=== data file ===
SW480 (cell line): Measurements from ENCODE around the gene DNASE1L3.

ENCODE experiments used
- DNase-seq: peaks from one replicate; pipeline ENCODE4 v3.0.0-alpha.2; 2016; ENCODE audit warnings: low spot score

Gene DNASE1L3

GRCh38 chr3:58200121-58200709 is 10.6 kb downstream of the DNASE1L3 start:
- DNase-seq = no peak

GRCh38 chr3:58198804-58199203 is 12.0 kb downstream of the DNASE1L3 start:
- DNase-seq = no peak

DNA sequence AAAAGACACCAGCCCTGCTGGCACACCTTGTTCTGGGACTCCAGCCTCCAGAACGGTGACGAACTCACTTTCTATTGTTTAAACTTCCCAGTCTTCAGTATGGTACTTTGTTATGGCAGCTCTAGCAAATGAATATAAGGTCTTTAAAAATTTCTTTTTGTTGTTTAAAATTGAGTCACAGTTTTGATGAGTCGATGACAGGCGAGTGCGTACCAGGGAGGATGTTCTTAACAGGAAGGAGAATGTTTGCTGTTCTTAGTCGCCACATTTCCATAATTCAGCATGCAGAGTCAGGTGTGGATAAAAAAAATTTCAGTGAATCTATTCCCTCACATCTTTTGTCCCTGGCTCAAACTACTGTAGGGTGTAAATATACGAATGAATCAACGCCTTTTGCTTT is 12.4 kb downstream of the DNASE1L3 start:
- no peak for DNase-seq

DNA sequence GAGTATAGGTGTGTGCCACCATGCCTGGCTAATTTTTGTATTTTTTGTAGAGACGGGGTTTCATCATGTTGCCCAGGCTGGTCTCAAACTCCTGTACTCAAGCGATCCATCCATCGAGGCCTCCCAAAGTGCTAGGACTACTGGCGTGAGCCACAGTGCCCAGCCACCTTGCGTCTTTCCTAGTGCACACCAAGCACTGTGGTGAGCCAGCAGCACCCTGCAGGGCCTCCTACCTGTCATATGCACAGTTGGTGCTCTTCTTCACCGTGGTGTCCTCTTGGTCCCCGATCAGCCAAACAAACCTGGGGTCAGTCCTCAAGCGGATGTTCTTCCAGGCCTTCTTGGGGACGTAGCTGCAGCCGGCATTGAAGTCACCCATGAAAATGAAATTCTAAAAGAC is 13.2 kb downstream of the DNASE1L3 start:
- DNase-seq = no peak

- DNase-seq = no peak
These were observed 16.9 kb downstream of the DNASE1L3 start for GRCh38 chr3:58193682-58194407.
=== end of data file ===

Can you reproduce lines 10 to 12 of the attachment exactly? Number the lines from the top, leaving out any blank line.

- no peak for DNase-seq

DNA sequence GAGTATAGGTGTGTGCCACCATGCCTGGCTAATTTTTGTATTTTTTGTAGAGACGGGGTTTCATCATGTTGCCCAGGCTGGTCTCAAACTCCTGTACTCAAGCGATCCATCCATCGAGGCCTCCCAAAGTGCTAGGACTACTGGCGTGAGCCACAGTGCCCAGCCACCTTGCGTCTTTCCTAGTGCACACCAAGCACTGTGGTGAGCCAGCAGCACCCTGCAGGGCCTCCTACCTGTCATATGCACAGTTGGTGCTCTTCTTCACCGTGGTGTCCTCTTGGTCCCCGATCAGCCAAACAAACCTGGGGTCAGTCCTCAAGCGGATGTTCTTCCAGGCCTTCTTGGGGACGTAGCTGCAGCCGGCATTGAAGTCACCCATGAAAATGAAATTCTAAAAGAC is 13.2 kb downstream of the DNASE1L3 start:
- DNase-seq = no peak